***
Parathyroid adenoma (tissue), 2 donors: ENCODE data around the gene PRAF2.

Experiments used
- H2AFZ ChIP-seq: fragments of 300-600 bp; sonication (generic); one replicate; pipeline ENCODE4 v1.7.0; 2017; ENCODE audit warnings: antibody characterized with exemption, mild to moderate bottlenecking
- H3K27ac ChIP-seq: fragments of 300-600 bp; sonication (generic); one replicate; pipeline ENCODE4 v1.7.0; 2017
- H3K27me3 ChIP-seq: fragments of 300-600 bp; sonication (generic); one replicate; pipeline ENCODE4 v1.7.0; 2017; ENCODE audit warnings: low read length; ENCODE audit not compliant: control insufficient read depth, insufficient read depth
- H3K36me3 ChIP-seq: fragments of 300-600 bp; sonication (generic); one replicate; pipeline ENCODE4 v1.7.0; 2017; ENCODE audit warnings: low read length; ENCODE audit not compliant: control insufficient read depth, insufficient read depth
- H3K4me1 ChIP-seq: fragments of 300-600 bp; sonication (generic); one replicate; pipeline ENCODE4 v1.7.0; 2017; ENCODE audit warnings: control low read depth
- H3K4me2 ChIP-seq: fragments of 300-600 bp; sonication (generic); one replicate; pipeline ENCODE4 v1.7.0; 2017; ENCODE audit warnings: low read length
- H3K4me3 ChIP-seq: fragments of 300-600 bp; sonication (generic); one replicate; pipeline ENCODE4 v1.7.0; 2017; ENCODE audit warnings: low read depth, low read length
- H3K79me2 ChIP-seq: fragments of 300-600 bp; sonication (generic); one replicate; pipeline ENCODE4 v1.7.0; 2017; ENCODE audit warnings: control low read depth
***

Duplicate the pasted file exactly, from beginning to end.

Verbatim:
Parathyroid adenoma (tissue), 2 donors: ENCODE data around the gene PRAF2.

Experiments used
- H2AFZ ChIP-seq: fragments of 300-600 bp; sonication (generic); one replicate; pipeline ENCODE4 v1.7.0; 2017; ENCODE audit warnings: antibody characterized with exemption, mild to moderate bottlenecking
- H3K27ac ChIP-seq: fragments of 300-600 bp; sonication (generic); one replicate; pipeline ENCODE4 v1.7.0; 2017
- H3K27me3 ChIP-seq: fragments of 300-600 bp; sonication (generic); one replicate; pipeline ENCODE4 v1.7.0; 2017; ENCODE audit warnings: low read length; ENCODE audit not compliant: control insufficient read depth, insufficient read depth
- H3K36me3 ChIP-seq: fragments of 300-600 bp; sonication (generic); one replicate; pipeline ENCODE4 v1.7.0; 2017; ENCODE audit warnings: low read length; ENCODE audit not compliant: control insufficient read depth, insufficient read depth
- H3K4me1 ChIP-seq: fragments of 300-600 bp; sonication (generic); one replicate; pipeline ENCODE4 v1.7.0; 2017; ENCODE audit warnings: control low read depth
- H3K4me2 ChIP-seq: fragments of 300-600 bp; sonication (generic); one replicate; pipeline ENCODE4 v1.7.0; 2017; ENCODE audit warnings: low read length
- H3K4me3 ChIP-seq: fragments of 300-600 bp; sonication (generic); one replicate; pipeline ENCODE4 v1.7.0; 2017; ENCODE audit warnings: low read depth, low read length
- H3K79me2 ChIP-seq: fragments of 300-600 bp; sonication (generic); one replicate; pipeline ENCODE4 v1.7.0; 2017; ENCODE audit warnings: control low read depth